Sjoerd - Yes I do, but only if they follow through and do the upgrades necessary to make the airplane competitive.

I've seen numbers from both manufacturers on the A330 and the 7E7 and I'm convinced that Airbus must react to the 7E7. Otherwise Boeing will run away with the entire middle of the market and instantly obsolete the A300, A310's (I know, gone anyway), but also today's current A330 and A340-200's and -300's. So Airbus must respond - and quite frankly, I give them credit for reacting as quickly as they have in recognizing the threat.

But to be competitive, they are truly going to have to do a complete overhaul of the A330 product and offer similar 7E7 technology engines, the new wing, and improve overall structural efficiency (i.e. fuselage). If they do all that, then yes, I do believe the A350 has a chance of being a success!!

Regards,

Trev


User currently offlineAvObserver From United States of America, joined Apr 2002, 2472 posts, RR: 9
Reply 17, posted (9 years 7 months 2 weeks 5 days 10 hours ago) and read 9545 times:

"kind of a stupid comment to make from the A380 program director."

I agree. There's been at least airline interest, if not yet launch orders, for BCA's 747 Advanced proposal. I think that's because some of these airlines would prefer a nominal 450 seater, not 550 or so. The A380 has stolen many 747 sales but it won't necessarily take all of them. If a carrier knows it can't fill 500+ seats, it might look for something a bit smaller but comparable in other aspects. Whether the Adv. gets launched is still in doubt but for airlines to be looking at it, there must be some interest in having a somewhat smaller airplane than the A388. Even a difference of 100 seats, not just 200 or more, seems significant. Not everyone will want to 'misuse' the A380 like Singapore to fly fewer than 500. The current 744 for passengers may be a lame duck but a tweaked, reengined 747 stretch seems to have appeal for many that aren't quite ready to join the superjumbo club, if it's price is kept reasonable.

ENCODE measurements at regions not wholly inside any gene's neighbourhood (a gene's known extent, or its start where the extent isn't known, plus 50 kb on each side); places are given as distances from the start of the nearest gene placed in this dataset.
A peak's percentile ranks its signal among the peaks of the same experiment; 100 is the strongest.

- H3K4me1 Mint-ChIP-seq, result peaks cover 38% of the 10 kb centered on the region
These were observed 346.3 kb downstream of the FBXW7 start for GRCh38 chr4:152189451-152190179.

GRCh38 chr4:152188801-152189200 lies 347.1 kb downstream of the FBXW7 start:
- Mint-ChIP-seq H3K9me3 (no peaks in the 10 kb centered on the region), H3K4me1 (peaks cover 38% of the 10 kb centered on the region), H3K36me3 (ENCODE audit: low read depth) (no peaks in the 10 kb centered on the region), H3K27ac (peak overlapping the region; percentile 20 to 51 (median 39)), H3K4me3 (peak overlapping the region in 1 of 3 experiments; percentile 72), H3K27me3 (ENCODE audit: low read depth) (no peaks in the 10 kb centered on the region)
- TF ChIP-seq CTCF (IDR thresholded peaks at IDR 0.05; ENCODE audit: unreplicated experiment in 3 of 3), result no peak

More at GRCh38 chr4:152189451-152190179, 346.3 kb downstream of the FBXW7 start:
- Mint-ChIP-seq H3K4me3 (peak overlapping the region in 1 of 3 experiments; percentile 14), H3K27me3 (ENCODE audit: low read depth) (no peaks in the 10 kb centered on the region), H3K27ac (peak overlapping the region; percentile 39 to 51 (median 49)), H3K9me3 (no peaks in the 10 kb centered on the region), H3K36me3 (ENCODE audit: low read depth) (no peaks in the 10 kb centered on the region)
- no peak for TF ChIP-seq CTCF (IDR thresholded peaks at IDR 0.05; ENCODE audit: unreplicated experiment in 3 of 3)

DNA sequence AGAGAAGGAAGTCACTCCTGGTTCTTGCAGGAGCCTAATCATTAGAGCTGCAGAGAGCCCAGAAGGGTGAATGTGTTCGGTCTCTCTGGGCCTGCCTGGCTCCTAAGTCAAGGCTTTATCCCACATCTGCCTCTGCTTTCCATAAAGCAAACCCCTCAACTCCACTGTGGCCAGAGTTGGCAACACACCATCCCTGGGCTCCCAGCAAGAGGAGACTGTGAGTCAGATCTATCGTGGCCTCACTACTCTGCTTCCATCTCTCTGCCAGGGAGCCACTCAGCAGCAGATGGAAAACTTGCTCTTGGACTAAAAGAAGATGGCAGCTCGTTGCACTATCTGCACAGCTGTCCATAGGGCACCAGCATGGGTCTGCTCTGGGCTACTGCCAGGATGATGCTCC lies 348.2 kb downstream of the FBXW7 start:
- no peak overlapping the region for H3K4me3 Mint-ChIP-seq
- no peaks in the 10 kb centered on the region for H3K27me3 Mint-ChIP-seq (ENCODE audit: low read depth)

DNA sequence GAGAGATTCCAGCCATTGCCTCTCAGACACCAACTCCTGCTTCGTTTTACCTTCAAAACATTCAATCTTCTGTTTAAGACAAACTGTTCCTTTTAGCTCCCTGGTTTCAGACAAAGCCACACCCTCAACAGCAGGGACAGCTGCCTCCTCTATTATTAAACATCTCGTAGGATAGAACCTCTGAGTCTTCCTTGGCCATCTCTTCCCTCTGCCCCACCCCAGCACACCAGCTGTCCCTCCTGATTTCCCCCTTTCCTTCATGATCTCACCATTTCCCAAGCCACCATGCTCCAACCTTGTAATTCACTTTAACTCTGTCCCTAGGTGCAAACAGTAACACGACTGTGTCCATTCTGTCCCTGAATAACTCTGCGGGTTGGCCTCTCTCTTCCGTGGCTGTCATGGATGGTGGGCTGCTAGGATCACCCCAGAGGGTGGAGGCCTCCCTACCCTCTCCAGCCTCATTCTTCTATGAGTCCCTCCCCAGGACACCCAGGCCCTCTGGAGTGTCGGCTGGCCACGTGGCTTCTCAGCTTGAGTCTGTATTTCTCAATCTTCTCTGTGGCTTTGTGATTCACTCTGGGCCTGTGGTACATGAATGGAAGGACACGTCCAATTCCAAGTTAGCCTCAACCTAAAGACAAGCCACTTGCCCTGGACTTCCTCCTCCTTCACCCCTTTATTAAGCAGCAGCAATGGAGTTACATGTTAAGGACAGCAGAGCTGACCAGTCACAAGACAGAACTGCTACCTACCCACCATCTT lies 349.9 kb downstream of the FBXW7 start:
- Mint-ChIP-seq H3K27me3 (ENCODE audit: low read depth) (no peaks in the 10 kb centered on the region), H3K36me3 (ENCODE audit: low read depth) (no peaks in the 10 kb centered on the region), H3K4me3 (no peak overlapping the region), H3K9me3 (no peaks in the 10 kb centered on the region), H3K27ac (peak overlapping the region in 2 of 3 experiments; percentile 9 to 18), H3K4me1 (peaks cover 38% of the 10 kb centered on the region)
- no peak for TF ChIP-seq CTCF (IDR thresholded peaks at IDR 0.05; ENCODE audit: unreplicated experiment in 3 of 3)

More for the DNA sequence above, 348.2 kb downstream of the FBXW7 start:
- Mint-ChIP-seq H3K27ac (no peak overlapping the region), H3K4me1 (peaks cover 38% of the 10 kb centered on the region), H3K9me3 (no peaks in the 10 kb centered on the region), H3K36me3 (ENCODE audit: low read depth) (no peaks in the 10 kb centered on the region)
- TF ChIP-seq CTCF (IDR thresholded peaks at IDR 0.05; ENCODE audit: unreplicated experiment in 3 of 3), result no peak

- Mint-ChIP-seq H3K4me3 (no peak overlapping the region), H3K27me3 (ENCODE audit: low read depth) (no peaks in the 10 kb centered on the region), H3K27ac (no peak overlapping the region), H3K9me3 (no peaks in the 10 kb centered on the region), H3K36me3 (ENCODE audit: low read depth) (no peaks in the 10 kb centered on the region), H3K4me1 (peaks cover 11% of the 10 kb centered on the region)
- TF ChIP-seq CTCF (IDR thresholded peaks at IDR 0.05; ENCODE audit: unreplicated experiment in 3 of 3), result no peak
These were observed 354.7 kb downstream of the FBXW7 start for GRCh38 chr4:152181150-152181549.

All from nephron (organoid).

User currently offlineUAL747DEN From United States of America, joined Dec 2003, 2392 posts, RR: 11
Reply 18, posted (9 years 7 months 2 weeks 5 days 9 hours ago) and read 9475 times:

You won't hear too many good things about Airbus from me so read closely it might be the only time!
Now it should be obvious that Airbus is going to have the best large aircraft on the market. Even if Boeing makes the 747ADV it will not be as good as the A380. Boeing would make it for 2 reasons. 1) Fleet commonality 2) Less people. Boeing is playing catch up on this project. If an airline can save a little by buying the A380 over the 747ADV but they have an all Boeing fleet, would they add the Airbus and all the costs that come along or just use the Boeing? I think that most would use the Boeing and that is what Boeing is trying to figure out right now! If Airbus is the only maker out there than the airlines dont even have a choice and Boeing is just giving customers away.
Now as far as the 787, Boeing is producing the best aircraft for this market. Airbus is catching up. Airbus will make the A350 because they do not want to just give the market to Boeing. Would an all Airbus airline want to add the Boeing, NO! Would they pay a little more to have to Airbus? YES, and there it is that is why one is making the other. If they didnt they are giving up the market and its hard to get back what you have given away.



/// UNITED AIRLINES
User currently offlineLeelaw From , joined Dec 1969, posts, RR:
Reply 19, posted (9 years 7 months 2 weeks 5 days 9 hours ago) and read 9454 times:

Related thread I started a couple of days ago:

http://www.airliners.net/discussions/general_aviation/read.main/1936362/


User currently offlinePlaneSmart From New Zealand, joined Dec 2004, 930 posts, RR: 0
Reply 20, posted (9 years 7 months 2 weeks 5 days 8 hours ago) and read 9368 times:

UAL747DEN

'If an airline can save a little by buying the A380 over the 747ADV but they have an all Boeing fleet, would they add the Airbus and all the costs that come along or just use the Boeing? I think that most would use the Boeing and that is what Boeing is trying to figure out right now!